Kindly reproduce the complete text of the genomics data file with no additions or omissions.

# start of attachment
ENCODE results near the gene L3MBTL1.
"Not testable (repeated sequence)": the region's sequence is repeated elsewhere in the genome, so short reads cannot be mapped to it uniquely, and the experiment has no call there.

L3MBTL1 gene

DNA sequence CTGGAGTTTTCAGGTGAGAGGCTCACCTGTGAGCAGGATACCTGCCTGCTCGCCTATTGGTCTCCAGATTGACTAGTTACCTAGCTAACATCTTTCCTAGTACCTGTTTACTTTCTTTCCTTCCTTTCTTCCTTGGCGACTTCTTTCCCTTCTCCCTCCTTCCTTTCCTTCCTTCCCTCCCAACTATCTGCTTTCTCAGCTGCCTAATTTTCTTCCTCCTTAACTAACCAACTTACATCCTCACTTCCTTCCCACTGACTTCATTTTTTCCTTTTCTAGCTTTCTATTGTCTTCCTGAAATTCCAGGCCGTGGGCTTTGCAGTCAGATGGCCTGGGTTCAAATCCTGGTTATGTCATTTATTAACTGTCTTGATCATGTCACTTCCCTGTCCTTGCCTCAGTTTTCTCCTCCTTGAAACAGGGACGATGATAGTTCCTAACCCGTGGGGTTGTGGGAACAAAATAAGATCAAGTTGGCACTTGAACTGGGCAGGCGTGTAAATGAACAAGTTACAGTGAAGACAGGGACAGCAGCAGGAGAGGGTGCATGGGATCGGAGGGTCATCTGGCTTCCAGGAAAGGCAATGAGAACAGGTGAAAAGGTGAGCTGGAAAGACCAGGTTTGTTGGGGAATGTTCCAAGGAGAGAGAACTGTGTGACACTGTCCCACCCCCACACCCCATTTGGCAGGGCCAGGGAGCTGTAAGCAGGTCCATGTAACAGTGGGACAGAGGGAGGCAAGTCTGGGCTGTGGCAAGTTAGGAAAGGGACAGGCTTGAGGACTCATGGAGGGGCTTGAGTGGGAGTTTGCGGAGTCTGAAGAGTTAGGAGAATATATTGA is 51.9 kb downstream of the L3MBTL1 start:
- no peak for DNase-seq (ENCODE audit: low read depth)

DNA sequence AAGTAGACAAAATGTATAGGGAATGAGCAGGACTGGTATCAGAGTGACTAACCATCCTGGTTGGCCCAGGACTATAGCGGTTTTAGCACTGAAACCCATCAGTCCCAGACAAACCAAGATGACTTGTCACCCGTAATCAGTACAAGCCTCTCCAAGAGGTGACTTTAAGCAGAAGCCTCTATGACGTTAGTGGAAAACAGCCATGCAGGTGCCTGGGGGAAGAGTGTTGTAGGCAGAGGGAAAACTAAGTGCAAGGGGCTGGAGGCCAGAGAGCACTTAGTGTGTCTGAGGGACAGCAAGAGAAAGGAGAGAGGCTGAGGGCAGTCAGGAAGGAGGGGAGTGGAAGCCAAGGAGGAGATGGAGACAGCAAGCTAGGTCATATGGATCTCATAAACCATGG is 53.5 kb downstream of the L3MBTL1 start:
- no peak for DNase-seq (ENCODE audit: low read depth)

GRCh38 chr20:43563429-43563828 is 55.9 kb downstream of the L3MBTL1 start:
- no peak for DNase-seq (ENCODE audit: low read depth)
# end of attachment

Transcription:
ENCODE results near the gene L3MBTL1.
"Not testable (repeated sequence)": the region's sequence is repeated elsewhere in the genome, so short reads cannot be mapped to it uniquely, and the experiment has no call there.

L3MBTL1 gene

DNA sequence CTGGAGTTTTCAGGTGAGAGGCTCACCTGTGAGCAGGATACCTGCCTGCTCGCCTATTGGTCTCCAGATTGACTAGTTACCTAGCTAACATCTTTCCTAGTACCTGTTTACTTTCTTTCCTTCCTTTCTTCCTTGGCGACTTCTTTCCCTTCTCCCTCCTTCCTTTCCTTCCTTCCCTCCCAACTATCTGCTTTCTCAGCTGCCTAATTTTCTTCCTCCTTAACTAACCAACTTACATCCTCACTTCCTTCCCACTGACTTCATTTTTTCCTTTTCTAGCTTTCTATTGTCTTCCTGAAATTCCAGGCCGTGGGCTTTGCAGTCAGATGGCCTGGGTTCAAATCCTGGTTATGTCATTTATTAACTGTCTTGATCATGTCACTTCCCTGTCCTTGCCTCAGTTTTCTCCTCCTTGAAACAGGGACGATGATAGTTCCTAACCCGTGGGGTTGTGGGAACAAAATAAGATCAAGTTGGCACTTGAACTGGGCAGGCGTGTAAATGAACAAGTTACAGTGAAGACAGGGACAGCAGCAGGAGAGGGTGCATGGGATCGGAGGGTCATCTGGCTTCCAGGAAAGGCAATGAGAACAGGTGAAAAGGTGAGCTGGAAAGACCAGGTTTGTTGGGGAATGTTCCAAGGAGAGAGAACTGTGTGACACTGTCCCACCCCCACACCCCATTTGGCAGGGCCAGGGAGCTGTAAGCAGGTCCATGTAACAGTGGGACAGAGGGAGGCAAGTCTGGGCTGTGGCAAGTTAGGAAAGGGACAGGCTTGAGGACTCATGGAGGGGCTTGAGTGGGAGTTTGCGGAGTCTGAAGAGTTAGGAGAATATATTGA is 51.9 kb downstream of the L3MBTL1 start:
- no peak for DNase-seq (ENCODE audit: low read depth)

DNA sequence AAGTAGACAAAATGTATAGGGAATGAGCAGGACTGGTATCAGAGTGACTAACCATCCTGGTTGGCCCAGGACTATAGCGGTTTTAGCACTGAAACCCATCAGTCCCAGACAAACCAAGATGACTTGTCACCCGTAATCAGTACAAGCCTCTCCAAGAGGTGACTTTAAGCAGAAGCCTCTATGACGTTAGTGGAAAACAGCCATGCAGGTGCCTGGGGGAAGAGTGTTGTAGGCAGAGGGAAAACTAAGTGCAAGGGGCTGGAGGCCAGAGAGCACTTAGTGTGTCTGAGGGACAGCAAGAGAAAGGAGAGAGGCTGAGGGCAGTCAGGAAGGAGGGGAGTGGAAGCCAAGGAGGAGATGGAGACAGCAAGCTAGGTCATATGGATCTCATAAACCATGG is 53.5 kb downstream of the L3MBTL1 start:
- no peak for DNase-seq (ENCODE audit: low read depth)

GRCh38 chr20:43563429-43563828 is 55.9 kb downstream of the L3MBTL1 start:
- no peak for DNase-seq (ENCODE audit: low read depth)